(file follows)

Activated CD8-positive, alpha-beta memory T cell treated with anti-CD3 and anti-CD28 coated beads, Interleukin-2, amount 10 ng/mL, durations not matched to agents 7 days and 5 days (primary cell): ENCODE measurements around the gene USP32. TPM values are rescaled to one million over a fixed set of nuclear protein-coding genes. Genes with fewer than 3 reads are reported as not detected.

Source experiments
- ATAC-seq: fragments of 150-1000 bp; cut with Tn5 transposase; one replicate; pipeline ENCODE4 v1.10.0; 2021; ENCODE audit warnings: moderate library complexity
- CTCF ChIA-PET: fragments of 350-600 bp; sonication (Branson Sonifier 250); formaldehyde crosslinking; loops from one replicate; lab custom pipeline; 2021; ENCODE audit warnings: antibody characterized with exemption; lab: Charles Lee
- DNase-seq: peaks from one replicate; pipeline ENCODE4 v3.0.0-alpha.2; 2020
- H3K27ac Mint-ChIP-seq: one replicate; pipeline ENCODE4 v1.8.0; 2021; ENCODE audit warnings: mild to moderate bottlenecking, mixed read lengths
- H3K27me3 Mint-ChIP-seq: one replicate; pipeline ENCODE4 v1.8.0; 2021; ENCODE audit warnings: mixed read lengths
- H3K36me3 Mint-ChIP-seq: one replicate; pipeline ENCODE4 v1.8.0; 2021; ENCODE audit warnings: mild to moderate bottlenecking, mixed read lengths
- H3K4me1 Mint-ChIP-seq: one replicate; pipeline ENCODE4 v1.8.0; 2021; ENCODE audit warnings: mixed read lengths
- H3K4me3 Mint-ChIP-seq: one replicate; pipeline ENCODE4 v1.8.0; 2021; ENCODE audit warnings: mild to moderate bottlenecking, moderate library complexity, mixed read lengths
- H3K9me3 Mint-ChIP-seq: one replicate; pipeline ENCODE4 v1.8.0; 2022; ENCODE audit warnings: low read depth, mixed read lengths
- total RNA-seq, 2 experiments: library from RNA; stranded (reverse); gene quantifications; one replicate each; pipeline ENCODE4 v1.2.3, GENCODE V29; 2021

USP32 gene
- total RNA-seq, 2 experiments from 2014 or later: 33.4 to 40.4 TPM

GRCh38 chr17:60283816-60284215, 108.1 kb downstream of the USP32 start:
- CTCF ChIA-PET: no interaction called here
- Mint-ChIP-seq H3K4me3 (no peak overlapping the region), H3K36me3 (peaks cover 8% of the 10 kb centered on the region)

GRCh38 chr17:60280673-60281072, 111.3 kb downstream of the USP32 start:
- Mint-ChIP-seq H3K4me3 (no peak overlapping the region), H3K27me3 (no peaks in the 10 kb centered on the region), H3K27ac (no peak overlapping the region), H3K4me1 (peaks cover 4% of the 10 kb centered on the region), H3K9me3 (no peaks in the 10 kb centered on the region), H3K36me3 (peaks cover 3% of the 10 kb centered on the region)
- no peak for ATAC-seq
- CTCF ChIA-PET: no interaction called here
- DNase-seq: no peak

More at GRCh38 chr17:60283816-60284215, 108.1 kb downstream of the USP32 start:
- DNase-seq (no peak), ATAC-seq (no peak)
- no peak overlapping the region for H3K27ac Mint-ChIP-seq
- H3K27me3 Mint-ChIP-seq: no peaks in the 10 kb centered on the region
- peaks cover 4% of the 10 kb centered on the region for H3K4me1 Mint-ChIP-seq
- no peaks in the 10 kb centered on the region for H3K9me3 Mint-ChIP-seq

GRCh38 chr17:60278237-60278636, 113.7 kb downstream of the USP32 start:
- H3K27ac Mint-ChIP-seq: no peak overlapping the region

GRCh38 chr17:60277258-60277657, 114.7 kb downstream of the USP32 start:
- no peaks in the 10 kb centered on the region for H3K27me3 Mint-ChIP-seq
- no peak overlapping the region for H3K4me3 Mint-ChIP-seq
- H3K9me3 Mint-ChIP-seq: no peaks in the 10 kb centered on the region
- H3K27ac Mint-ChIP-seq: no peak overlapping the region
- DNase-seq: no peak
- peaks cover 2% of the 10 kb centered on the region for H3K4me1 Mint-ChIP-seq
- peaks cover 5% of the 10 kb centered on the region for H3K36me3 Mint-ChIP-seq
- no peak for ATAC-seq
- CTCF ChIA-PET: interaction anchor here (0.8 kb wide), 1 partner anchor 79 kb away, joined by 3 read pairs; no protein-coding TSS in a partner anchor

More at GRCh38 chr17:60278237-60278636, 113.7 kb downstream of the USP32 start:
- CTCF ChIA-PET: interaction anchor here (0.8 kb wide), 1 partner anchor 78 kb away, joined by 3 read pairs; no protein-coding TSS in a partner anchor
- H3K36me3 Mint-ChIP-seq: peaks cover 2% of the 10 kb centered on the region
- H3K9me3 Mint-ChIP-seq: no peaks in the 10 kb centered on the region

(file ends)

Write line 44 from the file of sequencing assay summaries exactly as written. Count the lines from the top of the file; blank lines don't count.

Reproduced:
- H3K9me3 Mint-ChIP-seq: no peaks in the 10 kb centered on the region